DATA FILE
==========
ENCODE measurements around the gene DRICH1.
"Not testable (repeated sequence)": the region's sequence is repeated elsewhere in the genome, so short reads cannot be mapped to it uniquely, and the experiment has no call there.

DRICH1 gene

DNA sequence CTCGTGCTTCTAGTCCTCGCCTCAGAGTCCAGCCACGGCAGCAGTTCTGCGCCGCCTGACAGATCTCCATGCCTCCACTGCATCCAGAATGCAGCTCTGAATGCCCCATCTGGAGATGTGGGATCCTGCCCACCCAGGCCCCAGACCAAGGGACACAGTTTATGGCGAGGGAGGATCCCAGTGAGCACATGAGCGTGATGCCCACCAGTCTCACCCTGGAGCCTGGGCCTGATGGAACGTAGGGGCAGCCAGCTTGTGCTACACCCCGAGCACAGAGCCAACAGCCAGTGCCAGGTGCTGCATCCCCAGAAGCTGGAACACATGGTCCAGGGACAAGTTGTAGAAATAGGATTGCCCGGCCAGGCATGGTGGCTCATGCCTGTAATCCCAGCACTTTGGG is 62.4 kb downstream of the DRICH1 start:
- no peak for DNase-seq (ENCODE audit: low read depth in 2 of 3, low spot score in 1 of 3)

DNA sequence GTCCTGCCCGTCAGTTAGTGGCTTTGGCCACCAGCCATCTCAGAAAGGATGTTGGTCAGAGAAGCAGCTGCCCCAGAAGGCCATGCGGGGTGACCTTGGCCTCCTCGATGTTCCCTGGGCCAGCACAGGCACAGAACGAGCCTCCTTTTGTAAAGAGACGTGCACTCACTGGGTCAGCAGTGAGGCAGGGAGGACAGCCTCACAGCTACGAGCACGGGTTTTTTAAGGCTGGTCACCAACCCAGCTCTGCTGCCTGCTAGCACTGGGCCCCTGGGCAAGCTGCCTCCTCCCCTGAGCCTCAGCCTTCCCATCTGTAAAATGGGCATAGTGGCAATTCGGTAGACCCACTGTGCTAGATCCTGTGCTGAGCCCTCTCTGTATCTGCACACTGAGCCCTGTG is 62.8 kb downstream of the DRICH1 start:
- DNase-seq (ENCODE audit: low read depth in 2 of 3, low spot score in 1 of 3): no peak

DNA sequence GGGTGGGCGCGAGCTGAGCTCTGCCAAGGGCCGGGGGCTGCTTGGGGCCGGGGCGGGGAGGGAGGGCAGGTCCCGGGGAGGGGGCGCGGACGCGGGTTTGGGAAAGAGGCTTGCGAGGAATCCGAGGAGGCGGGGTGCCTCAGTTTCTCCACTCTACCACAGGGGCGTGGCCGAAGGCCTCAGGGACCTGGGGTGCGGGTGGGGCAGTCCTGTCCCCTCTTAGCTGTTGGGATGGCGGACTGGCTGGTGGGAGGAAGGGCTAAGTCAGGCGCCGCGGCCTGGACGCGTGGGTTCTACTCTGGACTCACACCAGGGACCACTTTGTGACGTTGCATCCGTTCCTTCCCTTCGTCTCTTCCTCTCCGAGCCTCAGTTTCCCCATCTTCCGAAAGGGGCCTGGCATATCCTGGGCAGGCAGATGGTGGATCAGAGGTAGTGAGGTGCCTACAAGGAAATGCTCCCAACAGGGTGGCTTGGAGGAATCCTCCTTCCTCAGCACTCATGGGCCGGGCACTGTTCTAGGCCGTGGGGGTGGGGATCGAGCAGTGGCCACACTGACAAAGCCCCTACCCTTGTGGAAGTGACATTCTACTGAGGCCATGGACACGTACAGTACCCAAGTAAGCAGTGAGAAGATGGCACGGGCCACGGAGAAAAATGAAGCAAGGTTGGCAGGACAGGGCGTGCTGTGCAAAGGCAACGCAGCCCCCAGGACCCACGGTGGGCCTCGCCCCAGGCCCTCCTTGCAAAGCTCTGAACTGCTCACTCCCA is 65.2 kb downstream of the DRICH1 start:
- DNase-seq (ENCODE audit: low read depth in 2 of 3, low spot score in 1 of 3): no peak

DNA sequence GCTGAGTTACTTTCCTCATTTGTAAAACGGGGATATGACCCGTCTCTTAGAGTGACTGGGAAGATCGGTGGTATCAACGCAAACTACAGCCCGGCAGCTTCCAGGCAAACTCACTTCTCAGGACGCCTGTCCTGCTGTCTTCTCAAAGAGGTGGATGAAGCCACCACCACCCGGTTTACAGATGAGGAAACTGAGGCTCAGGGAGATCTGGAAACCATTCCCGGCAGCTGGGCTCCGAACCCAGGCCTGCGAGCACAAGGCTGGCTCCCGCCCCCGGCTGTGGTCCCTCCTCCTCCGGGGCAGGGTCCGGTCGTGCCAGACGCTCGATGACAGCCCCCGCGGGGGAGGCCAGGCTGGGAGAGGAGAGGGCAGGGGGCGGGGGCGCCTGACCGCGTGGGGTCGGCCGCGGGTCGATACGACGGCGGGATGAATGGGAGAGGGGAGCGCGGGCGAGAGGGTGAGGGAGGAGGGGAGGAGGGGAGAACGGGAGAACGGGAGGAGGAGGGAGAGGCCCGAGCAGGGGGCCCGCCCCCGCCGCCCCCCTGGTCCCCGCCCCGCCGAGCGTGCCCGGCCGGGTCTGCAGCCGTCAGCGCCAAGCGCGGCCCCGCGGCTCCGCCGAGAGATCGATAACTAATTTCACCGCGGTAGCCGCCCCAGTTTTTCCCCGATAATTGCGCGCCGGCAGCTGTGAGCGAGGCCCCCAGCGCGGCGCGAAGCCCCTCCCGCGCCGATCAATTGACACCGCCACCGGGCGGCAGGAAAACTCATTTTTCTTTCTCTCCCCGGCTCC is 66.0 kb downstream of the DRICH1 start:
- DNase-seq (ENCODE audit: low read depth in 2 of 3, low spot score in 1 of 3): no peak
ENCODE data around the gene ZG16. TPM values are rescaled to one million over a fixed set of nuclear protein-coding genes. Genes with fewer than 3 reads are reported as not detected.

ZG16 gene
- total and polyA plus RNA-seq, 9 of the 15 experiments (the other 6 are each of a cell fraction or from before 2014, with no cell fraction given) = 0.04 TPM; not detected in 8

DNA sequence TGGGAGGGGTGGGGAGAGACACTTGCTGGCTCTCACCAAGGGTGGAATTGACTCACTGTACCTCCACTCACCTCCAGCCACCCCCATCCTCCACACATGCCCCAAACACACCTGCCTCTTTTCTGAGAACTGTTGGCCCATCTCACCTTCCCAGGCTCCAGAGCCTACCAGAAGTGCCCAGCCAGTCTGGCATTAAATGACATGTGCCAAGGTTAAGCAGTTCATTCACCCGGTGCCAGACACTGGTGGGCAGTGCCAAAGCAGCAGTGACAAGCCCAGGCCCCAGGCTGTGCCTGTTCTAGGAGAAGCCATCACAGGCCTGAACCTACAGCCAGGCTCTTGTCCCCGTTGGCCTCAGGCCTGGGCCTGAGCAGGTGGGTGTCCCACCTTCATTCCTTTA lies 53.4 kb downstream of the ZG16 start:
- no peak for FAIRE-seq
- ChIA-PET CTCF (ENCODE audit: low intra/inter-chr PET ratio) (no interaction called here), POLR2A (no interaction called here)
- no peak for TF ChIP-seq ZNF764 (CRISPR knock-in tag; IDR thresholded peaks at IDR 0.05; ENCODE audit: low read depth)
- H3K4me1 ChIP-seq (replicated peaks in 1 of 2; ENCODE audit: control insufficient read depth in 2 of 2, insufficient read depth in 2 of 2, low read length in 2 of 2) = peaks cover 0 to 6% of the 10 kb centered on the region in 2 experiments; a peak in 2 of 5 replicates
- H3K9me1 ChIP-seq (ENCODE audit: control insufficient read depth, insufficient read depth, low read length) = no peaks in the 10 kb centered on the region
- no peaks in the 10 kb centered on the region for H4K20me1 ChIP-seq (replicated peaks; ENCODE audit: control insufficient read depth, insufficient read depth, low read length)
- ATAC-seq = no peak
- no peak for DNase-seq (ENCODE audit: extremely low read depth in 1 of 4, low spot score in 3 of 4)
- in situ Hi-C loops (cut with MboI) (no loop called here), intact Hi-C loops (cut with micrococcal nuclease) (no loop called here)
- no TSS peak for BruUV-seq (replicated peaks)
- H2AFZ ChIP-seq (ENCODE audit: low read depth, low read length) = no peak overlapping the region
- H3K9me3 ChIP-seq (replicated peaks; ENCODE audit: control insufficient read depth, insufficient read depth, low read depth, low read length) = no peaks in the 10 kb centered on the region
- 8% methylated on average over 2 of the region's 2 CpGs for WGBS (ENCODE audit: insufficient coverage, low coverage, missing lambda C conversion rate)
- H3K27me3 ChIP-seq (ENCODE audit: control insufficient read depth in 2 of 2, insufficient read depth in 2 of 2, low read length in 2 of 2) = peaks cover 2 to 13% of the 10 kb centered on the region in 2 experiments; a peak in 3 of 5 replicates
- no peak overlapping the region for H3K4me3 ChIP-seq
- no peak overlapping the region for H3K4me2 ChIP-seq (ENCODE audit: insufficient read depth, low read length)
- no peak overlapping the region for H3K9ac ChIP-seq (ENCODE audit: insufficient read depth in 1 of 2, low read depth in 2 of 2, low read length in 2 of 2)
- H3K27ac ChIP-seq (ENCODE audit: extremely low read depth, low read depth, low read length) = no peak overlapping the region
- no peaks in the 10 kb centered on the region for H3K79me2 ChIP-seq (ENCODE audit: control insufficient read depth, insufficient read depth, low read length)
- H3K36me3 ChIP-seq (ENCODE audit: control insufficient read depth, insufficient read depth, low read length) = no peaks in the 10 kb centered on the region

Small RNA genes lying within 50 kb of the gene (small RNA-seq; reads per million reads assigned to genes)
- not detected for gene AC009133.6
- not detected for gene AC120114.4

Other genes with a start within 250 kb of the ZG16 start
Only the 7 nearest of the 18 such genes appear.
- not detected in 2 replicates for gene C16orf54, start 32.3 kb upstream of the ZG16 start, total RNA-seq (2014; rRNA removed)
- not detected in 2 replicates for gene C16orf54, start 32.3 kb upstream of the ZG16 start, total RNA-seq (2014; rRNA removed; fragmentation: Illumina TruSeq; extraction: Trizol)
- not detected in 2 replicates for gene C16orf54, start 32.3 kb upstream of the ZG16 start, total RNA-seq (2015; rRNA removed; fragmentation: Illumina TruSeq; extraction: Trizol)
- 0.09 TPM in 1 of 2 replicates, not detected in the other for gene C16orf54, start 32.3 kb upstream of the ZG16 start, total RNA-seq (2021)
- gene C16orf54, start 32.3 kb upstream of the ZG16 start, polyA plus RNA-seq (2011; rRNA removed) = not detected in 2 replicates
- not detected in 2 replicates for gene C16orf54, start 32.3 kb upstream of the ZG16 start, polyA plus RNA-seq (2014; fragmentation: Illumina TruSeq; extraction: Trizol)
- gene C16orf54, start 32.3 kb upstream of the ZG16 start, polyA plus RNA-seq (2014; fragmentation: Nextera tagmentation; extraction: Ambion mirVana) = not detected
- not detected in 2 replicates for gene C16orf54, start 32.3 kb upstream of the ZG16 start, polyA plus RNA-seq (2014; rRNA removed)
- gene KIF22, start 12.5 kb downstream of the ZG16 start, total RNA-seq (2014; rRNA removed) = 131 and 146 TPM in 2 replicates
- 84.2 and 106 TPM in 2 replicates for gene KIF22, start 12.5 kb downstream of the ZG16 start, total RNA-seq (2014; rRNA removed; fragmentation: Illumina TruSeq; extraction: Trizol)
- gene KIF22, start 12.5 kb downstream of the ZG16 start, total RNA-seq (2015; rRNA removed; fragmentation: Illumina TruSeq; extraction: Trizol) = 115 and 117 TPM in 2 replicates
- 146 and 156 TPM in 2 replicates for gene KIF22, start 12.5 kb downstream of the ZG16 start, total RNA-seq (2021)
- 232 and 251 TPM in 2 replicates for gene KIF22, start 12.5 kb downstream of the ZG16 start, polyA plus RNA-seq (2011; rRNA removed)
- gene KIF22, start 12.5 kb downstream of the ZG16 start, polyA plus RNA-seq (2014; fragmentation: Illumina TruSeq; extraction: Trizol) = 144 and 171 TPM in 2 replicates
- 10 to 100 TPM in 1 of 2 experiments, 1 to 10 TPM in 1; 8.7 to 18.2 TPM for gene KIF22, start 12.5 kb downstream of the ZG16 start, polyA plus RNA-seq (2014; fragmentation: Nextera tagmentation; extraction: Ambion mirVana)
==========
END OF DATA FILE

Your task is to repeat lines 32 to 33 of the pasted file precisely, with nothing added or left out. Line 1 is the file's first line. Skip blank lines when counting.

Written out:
- no peak overlapping the region for H3K9ac ChIP-seq (ENCODE audit: insufficient read depth in 1 of 2, low read depth in 2 of 2, low read length in 2 of 2)
- H3K27ac ChIP-seq (ENCODE audit: extremely low read depth, low read depth, low read length) = no peak overlapping the region